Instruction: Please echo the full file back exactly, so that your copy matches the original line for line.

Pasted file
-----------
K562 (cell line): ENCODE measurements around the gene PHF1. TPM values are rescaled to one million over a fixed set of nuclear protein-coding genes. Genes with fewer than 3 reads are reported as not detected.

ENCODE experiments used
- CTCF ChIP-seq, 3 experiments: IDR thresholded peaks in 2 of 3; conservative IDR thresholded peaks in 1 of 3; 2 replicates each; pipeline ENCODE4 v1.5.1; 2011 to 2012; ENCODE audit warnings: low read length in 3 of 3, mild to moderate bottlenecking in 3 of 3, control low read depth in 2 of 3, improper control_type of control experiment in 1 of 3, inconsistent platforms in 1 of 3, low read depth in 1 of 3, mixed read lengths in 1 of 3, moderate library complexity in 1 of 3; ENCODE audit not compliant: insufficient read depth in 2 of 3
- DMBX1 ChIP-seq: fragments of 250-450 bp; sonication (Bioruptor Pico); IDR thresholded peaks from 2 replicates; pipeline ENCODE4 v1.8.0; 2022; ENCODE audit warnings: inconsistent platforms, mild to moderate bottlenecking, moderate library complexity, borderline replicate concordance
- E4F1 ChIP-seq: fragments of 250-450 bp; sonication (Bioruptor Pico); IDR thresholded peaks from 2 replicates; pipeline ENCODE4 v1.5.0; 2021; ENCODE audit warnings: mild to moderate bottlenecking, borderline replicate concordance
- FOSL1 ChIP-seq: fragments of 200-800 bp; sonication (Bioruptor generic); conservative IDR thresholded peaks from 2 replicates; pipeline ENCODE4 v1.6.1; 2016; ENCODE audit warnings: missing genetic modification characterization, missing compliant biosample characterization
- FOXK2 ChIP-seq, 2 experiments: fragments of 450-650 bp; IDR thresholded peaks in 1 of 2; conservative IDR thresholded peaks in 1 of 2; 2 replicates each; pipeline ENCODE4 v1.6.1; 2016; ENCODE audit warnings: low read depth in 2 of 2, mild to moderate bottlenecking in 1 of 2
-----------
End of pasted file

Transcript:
K562 (cell line): ENCODE measurements around the gene PHF1. TPM values are rescaled to one million over a fixed set of nuclear protein-coding genes. Genes with fewer than 3 reads are reported as not detected.

ENCODE experiments used
- CTCF ChIP-seq, 3 experiments: IDR thresholded peaks in 2 of 3; conservative IDR thresholded peaks in 1 of 3; 2 replicates each; pipeline ENCODE4 v1.5.1; 2011 to 2012; ENCODE audit warnings: low read length in 3 of 3, mild to moderate bottlenecking in 3 of 3, control low read depth in 2 of 3, improper control_type of control experiment in 1 of 3, inconsistent platforms in 1 of 3, low read depth in 1 of 3, mixed read lengths in 1 of 3, moderate library complexity in 1 of 3; ENCODE audit not compliant: insufficient read depth in 2 of 3
- DMBX1 ChIP-seq: fragments of 250-450 bp; sonication (Bioruptor Pico); IDR thresholded peaks from 2 replicates; pipeline ENCODE4 v1.8.0; 2022; ENCODE audit warnings: inconsistent platforms, mild to moderate bottlenecking, moderate library complexity, borderline replicate concordance
- E4F1 ChIP-seq: fragments of 250-450 bp; sonication (Bioruptor Pico); IDR thresholded peaks from 2 replicates; pipeline ENCODE4 v1.5.0; 2021; ENCODE audit warnings: mild to moderate bottlenecking, borderline replicate concordance
- FOSL1 ChIP-seq: fragments of 200-800 bp; sonication (Bioruptor generic); conservative IDR thresholded peaks from 2 replicates; pipeline ENCODE4 v1.6.1; 2016; ENCODE audit warnings: missing genetic modification characterization, missing compliant biosample characterization
- FOXK2 ChIP-seq, 2 experiments: fragments of 450-650 bp; IDR thresholded peaks in 1 of 2; conservative IDR thresholded peaks in 1 of 2; 2 replicates each; pipeline ENCODE4 v1.6.1; 2016; ENCODE audit warnings: low read depth in 2 of 2, mild to moderate bottlenecking in 1 of 2